• Migration of chemicals, wastewater or oil and gas through natural pathways or idle/abandoned wells; and
  • Water consumption, acquisition, and competition with other uses.

Water use in EOR

CO2-EOR also presents unique threats to water and the environment, which can make this production technique potentially more environmentally harmful than other methods.

  • CO2-EOR is one of the most water intensive forms of oil production, requiring an estimated 13 barrels of water for every barrel of oil produced on average, more than other forms of EOR. EOR may utilize freshwater, which can present competing supply issues in water scarce areas. Most commonly though, EOR utilizes oil field wastewater, also known as produced water, which can be high in naturally occurring or added chemicals. Injecting, separating and disposing of high volumes of contaminated fluids presents risk of spills and leaks, and management challenges.
  • Since EOR often occurs in older oil fields, outdated well construction standards not designed for CO2-EOR conditions may increase risk of equipment or well failures.
  • Blowouts from CO2-EOR injection can and do occur. While there is a lack of comprehensive data on the risk or frequency of blowouts, numerous CO2-EOR blowouts have been recorded over the last 30 years.
  • When CO2 reacts with water in oil-producing formations, carbonic acid is produced, creating a corrosive environment. This reaction increases the risk of degradation and corrosion of equipment, and amplifies the threat of leaks and blowouts.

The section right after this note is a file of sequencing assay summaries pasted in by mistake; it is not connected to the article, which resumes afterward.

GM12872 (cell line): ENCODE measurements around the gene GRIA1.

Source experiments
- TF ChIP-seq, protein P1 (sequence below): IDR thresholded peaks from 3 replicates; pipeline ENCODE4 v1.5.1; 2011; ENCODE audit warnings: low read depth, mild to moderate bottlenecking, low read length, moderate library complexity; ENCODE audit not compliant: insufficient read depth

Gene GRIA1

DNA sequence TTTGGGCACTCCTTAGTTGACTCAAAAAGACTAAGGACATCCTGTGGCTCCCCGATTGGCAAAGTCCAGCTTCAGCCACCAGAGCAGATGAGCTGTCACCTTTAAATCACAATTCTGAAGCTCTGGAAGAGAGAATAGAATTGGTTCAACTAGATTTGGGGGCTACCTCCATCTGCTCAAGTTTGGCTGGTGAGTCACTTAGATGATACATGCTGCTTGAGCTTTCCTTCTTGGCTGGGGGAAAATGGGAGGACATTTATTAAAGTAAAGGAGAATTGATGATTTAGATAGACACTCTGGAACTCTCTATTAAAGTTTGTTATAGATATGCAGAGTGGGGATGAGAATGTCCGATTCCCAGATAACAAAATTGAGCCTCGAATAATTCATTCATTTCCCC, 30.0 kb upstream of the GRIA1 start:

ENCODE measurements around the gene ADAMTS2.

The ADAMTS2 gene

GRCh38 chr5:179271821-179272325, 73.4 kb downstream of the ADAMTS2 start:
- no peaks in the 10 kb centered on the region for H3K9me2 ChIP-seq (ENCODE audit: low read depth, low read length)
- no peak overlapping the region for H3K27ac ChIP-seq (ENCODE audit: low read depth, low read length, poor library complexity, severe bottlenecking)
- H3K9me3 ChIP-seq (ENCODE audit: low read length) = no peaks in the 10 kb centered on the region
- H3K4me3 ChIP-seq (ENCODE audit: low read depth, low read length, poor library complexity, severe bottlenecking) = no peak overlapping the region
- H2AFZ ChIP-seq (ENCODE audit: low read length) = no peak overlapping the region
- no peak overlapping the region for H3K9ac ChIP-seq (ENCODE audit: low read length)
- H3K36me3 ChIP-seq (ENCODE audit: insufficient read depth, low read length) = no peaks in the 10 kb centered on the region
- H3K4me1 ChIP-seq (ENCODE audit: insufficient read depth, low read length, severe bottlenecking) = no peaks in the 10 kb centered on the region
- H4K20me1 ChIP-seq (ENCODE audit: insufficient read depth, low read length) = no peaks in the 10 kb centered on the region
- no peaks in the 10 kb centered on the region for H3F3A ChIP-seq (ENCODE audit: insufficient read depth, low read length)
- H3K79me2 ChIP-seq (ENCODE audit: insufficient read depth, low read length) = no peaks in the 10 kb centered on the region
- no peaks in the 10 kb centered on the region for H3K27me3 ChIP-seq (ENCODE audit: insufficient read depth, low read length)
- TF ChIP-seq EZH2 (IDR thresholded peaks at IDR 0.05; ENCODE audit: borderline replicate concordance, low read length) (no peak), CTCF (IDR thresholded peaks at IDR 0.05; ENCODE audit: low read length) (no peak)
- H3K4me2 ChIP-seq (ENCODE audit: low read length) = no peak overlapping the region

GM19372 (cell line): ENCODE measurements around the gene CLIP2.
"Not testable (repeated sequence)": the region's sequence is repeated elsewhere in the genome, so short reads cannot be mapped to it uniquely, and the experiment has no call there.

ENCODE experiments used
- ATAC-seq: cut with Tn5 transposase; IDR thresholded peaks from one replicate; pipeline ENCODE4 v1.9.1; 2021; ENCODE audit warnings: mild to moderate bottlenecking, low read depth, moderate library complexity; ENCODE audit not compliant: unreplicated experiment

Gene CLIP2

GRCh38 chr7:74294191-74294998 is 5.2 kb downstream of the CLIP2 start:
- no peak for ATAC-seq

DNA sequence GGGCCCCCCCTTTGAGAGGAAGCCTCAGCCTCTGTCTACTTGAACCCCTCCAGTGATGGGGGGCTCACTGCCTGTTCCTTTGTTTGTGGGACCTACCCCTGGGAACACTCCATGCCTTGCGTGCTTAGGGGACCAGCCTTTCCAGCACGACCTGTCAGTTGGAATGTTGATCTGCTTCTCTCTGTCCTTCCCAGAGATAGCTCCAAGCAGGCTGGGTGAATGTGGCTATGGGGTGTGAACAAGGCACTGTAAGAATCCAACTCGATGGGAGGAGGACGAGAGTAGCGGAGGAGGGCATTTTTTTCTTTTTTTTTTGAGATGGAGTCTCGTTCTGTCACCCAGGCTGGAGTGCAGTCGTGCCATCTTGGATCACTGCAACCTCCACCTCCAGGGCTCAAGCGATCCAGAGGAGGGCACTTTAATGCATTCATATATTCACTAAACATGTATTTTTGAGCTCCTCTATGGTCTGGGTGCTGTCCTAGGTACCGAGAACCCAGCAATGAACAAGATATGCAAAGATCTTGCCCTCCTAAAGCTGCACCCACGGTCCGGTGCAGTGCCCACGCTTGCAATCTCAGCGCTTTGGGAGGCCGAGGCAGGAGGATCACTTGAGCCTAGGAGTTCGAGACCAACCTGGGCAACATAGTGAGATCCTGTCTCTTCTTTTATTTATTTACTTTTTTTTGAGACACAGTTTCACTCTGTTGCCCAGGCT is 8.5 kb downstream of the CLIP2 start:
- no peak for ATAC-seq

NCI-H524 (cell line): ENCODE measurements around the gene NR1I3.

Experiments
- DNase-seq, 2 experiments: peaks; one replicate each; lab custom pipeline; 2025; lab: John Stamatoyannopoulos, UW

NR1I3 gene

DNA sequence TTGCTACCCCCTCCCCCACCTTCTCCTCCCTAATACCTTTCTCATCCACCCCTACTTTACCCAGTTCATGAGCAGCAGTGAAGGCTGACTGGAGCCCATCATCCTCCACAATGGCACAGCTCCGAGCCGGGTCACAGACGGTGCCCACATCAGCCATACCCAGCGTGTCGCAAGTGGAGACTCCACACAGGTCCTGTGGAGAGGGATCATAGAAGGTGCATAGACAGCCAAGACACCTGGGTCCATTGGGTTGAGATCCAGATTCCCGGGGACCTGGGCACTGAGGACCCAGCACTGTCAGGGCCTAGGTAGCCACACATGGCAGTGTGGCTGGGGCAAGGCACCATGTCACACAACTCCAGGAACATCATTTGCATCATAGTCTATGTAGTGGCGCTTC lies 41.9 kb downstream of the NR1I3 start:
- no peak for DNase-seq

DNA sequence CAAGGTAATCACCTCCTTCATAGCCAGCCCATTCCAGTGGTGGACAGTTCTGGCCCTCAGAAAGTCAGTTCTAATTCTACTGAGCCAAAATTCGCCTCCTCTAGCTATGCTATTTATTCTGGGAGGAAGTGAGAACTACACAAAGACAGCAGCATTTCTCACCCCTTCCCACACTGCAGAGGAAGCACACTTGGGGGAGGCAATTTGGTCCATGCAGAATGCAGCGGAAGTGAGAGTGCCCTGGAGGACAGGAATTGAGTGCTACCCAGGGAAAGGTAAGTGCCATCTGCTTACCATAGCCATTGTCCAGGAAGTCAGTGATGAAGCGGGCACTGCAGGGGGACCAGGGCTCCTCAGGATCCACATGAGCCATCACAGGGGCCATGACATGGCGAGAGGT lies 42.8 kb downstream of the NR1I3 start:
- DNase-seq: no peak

• The acidic environment can mobilize and dissolve elements and compounds that can impact drinking water sources, such as boron, barium, calcium, chromium, strontium, depending on the formation.
  • Blowouts can pollute the surface environment if produced fluids, oil, and drilling muds are brought up the well are discharged. In 2011, a 37-day long blowout of a Denbury Resources well in the Tinsley Field, Mississippi, resulted in the removal of 27,000 tons of contaminated soil and 32,000 barrels of contaminated fluids.
  • Blowouts can also impact air quality. In addition to reversing any potential climate benefits of CO2 injection, large CO2 releases can harm local wildlife and people. The Tinsley Field blowout led to health impacts for first responders and oil field workers, and the asphyxiation of animals in the area.

Finally, since CO2-EOR often extends the life of an oil field, sometimes by decades, the threats to water, air, land, and health, are all extended. Research has found that older oil fields have increased environmental (including climate) impacts, as dirtier, harder to reach oil is produced. More energy is required to extract and refine crude from older oilfields. Additionally, as equipment ages, the likelihood of failures, spills, and leaks increases. Proponents of EOR, often claim that extending the life of an oil field is preferable to drilling new wells, yet that assumption may not always be true.

It’s important to recognize that the current effort in Congress to expand tax credits for CO2-EOR, would also incentivize threats to drinking water. Regardless of how CO2-EOR factors into the long-term viability of CCUS, incentivizing more CO2-EOR without adequate protections for drinking water is reckless.